updated 01:45 pm EST, Sun December 25, 2011
Dutch say media downloads must be cleared
The Dutch parliament late last week passed a motion that will likely keep movie and music downloading legal in the country. Although not binding, the measure discourages a proposed law from State Secretary for Security and Justice Fred Teeven that would have made many common direct downloads illegal. Personal use downloads by themselves would remain legal, the Netherlands governing body said.
The motion would still make users liable for uploading and otherwise sharing bootleg content, as well as downloading it for clearly commercial purposes, such as selling the downloads.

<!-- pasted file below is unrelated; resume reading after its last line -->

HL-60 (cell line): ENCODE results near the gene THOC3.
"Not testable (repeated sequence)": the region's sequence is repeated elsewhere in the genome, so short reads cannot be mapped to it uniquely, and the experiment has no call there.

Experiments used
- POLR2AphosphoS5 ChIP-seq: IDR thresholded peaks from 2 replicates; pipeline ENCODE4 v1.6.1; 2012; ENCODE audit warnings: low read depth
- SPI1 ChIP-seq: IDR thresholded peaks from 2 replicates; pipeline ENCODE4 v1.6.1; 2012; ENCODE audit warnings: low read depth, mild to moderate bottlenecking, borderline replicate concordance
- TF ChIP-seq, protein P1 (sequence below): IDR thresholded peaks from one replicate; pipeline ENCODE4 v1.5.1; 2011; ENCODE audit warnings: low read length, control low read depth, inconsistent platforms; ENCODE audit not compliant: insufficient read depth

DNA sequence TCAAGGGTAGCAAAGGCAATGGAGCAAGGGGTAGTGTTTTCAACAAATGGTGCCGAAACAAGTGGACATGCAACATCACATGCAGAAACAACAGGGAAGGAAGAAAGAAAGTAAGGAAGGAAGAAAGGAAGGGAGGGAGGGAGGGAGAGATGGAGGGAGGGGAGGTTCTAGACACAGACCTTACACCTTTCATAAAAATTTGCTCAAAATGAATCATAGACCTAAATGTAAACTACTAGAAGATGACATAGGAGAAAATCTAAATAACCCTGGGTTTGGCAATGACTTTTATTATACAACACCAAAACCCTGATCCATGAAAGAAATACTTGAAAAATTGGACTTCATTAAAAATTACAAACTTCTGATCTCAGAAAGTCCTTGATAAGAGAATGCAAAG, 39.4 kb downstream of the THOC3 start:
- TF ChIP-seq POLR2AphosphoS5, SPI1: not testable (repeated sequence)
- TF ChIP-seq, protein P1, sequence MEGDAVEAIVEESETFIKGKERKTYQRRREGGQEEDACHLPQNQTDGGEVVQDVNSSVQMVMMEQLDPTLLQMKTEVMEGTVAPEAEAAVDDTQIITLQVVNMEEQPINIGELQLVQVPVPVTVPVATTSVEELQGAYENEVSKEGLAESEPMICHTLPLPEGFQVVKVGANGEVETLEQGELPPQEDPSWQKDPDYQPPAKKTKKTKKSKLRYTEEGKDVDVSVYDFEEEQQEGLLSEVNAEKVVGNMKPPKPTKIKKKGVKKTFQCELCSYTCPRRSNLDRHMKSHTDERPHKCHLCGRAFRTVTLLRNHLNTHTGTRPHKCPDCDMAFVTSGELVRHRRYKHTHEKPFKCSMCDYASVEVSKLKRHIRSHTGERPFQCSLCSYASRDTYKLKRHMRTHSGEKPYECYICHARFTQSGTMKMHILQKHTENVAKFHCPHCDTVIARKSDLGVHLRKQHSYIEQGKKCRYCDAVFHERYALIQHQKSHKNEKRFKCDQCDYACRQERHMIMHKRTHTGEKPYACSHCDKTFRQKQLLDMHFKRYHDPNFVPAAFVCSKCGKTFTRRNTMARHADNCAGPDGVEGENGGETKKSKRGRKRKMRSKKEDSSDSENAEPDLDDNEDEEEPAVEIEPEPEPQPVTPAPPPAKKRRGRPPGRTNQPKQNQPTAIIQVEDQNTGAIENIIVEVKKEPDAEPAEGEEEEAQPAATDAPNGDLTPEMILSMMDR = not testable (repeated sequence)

Among the objections are the difficulty of stemming a wide base and of restricting Internet freedoms. About 30 percent of Dutch are believed to download music and video online, making any criminalization difficult to enforce. Block downloading would curb the spread of information and civil liberty that's the key of the Internet, the Dutch parliament said.
Concerns also existed that the criminalization would lead to mass lawsuit campaigns, much like the winding-down campaign in the US. In many cases, the lawsuits have been likened to extortion, as they threaten penalties of up to millions of dollars and count on targets settling for thousands of dollars rather than challenging the legitimacy of the lawsuits.
Teeven is suggesting that a modification of the law might be approved, although any change would likely require explicit claims about pirated material to receive approval. The bill as proposed could raise concerns about even legitimate stores like iTunes as well as cloud services with re-downloads of one's own content.